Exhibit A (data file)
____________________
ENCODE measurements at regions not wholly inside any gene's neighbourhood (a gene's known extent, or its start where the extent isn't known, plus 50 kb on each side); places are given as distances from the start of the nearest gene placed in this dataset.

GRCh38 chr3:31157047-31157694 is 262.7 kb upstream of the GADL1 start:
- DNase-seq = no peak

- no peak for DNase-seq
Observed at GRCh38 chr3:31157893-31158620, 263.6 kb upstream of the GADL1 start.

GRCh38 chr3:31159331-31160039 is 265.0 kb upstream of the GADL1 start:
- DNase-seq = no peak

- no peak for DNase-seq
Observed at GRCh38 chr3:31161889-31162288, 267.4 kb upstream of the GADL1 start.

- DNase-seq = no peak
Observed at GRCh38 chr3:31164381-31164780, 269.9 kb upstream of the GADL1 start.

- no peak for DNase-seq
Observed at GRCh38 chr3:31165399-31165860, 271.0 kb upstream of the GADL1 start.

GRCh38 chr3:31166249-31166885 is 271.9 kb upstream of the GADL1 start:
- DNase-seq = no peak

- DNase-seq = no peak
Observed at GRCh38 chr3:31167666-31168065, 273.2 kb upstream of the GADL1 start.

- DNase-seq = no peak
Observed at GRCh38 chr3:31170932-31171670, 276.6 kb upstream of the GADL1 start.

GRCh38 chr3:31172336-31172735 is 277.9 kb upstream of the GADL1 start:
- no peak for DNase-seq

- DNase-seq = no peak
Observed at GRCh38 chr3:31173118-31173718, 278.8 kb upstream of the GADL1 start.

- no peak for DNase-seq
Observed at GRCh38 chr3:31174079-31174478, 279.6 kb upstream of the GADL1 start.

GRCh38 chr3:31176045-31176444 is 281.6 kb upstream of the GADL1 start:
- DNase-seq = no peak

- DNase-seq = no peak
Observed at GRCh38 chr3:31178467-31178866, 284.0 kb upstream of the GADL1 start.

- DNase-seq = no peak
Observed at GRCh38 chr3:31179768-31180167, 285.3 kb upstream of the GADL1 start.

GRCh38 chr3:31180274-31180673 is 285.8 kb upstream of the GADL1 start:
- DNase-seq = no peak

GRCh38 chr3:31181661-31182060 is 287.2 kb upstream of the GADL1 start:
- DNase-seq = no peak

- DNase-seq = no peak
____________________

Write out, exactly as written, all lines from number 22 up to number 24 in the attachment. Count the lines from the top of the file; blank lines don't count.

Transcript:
- DNase-seq = no peak
Observed at GRCh38 chr3:31173118-31173718, 278.8 kb upstream of the GADL1 start.

- no peak for DNase-seq